... if 35 day cycle minus 14 days and add those days to the EDD

.. if its is a 21 day cycle then (21-14=7) minus 7 from the EDD because she ovulated early
name the 4 probable signs of pregnency
name 3 positive signs of pregnency
what are the changes in the ovary during pregnency?
time before delivery
time before birth
any pregnancy, regardless of duration
**it includes the present pregnency
number of births after 20 weeks gestation regardless of whether the infants were born alive or dead
a women pregnent for the first time
a woman who is in her second or subsequent pregnancy
a woman who has not given birth at more than 20 weeks gestation
a woman who was given birth to a fetus (dead or alive) that has reached 20 weeks gestation
a woman who has given birth two or more times at more than 20 weeks gestation.
a fetus born dead after 20 weeks gestation
absence or suppression of normal menstrual flow
Braxton Hicks contractions
intermittent and irregular painless uterine contractions that occur throughout pregnancy. They occur more frequently toward end of pregnancy
a tan discoloration of a woman's face that is associated with pregnancy or with the use of oral contraceptives
milky fluid secreted for the first day or two after parturition
diastasis recti
Separation of the longitudinal muscles of the abdomen (rectus abdominis) during pregnancy.
supine hypotention syndrome
Gravida /Para (TPAL) "TPAL" stands for what?
T refers to term births (after 37 weeks gestation),
P refers to premature births
A refers to abortions
L refers to living children

The TPAL is described by numbers separated by hyphens.

***Multiple births (twins, triplets and higher multiples) count as one birth.
*** the "abortions" number refers to the total number of induced abortions and miscarriages or ectopic pregnancies.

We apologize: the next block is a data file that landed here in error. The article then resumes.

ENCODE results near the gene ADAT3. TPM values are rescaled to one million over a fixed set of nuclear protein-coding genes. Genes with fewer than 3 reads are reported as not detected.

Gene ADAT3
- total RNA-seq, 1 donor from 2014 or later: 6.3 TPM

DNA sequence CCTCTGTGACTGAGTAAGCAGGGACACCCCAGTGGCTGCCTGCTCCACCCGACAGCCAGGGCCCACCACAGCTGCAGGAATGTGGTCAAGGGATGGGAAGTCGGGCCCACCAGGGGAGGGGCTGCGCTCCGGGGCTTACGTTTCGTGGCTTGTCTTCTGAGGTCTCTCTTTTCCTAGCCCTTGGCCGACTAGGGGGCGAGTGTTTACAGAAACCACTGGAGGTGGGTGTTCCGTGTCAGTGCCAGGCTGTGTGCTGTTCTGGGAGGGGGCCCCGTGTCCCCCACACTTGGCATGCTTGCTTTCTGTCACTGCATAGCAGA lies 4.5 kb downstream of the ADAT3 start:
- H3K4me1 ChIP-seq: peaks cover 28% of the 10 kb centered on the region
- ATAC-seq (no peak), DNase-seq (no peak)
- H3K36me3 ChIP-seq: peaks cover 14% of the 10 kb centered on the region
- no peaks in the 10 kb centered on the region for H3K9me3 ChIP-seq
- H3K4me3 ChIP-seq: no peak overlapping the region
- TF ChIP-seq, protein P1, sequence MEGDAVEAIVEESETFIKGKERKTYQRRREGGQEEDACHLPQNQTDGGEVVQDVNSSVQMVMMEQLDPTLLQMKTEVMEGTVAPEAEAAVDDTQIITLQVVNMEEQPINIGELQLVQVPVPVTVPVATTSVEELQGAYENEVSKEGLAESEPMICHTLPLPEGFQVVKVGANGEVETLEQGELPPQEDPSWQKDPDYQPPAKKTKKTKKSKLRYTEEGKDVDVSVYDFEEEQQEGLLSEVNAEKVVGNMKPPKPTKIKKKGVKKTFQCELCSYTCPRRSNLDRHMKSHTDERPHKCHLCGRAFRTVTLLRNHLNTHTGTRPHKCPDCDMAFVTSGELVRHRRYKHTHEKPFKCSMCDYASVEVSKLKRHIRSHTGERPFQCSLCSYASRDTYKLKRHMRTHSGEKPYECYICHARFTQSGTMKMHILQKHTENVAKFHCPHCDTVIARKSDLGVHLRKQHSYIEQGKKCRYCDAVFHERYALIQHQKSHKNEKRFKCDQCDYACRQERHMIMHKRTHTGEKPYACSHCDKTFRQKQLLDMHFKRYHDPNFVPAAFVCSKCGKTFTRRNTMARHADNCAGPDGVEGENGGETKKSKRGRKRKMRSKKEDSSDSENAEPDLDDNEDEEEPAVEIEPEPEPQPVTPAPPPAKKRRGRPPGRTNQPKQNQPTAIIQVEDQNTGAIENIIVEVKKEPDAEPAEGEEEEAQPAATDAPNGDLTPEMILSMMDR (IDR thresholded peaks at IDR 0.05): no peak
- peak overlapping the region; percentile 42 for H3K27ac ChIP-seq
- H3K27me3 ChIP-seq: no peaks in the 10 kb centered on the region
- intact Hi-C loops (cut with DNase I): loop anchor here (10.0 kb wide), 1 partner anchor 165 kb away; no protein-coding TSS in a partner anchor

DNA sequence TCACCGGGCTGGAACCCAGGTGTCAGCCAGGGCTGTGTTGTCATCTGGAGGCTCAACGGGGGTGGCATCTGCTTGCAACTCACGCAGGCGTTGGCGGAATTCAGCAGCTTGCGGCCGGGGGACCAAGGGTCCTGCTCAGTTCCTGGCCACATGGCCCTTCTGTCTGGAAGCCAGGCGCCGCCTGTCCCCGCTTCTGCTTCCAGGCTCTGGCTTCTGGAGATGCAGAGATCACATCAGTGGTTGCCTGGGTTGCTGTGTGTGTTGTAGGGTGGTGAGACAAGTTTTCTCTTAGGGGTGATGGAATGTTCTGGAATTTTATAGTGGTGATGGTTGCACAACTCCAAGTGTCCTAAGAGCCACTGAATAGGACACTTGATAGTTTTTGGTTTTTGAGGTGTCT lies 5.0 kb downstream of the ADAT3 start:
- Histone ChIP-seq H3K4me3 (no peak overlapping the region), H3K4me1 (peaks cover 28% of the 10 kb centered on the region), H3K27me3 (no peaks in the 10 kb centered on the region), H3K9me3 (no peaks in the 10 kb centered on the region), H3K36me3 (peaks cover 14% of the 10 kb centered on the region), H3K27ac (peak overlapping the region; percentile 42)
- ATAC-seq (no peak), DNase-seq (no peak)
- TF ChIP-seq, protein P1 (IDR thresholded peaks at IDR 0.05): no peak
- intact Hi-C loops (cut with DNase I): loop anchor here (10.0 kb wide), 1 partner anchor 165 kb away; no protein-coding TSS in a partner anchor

*The term "GTPAL" is used when the TPAL is prefixed with gravidity, and "GTPALM" when GTPAL is followed by number of multiple pregnancies*
What is GPA??
Gravida/para/abortus (GPA), or sometimes just gravida/para (GP), is a shorthand notation for a woman's obstetric history.
Gravida indicates the has been pregnant, regardless of whether these pregnancies were carried to term. A current pregnancy, if any, is included in this count.
Para indicates the number of viable (>20 wks) births. Pregnancies consisting of multiples, such as twins or triplets, count as ONE birth for the purpose of this notation.
Abortus is the number of pregnancies that were lost for any reason, including induced abortions or miscarriages. The abortus term is sometimes dropped when no pregnancies have been lost.
a woman who has had two pregnancies (both of which resulted in live births) would be noted as??
The obstetrical history of a woman who has had four pregnancies, one of which was miscarried, would be noted as
That of a woman who has had one pregnancy of twins with successful outcomes would be noted as
a pregnant woman who carried one pregnancy to term with a surviving infant; carried one pregnancy to 35 weeks with surviving twins; carried one pregnancy to 9 weeks as an ectopic (tubal) pregnancy; and has 3 living children would have a TPAL annotation of?